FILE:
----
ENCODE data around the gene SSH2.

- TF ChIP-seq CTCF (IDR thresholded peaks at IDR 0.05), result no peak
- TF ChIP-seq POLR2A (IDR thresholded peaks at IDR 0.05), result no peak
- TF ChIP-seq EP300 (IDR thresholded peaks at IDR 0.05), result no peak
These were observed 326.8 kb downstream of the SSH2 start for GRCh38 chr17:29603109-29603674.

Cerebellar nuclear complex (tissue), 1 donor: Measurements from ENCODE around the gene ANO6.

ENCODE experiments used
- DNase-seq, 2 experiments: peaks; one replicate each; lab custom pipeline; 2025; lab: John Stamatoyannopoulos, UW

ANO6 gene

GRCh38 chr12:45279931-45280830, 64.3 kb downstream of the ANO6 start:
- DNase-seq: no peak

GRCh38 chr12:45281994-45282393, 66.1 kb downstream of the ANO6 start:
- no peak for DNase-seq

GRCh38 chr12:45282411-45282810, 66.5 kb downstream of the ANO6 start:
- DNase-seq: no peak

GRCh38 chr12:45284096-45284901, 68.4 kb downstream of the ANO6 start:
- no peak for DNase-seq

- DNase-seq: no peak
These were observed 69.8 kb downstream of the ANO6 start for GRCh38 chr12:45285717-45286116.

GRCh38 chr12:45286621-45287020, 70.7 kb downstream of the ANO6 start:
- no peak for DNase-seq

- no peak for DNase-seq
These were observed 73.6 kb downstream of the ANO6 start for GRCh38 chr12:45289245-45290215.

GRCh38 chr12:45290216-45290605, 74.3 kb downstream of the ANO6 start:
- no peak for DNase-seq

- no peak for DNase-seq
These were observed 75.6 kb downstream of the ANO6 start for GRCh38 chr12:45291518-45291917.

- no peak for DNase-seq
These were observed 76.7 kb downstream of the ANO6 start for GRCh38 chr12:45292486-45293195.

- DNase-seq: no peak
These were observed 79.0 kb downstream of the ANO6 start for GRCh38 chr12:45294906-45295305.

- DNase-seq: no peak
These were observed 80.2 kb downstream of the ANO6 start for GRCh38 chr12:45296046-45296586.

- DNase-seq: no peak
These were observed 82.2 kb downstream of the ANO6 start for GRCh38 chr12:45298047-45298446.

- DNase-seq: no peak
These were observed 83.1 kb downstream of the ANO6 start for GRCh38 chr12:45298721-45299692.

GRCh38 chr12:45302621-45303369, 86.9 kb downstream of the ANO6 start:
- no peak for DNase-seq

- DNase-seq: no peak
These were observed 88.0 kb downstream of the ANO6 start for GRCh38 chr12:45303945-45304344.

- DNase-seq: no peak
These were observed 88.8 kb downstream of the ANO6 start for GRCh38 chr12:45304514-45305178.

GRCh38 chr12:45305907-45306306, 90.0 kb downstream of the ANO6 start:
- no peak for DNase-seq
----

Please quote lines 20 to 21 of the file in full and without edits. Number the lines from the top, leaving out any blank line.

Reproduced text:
GRCh38 chr12:45286621-45287020, 70.7 kb downstream of the ANO6 start:
- no peak for DNase-seq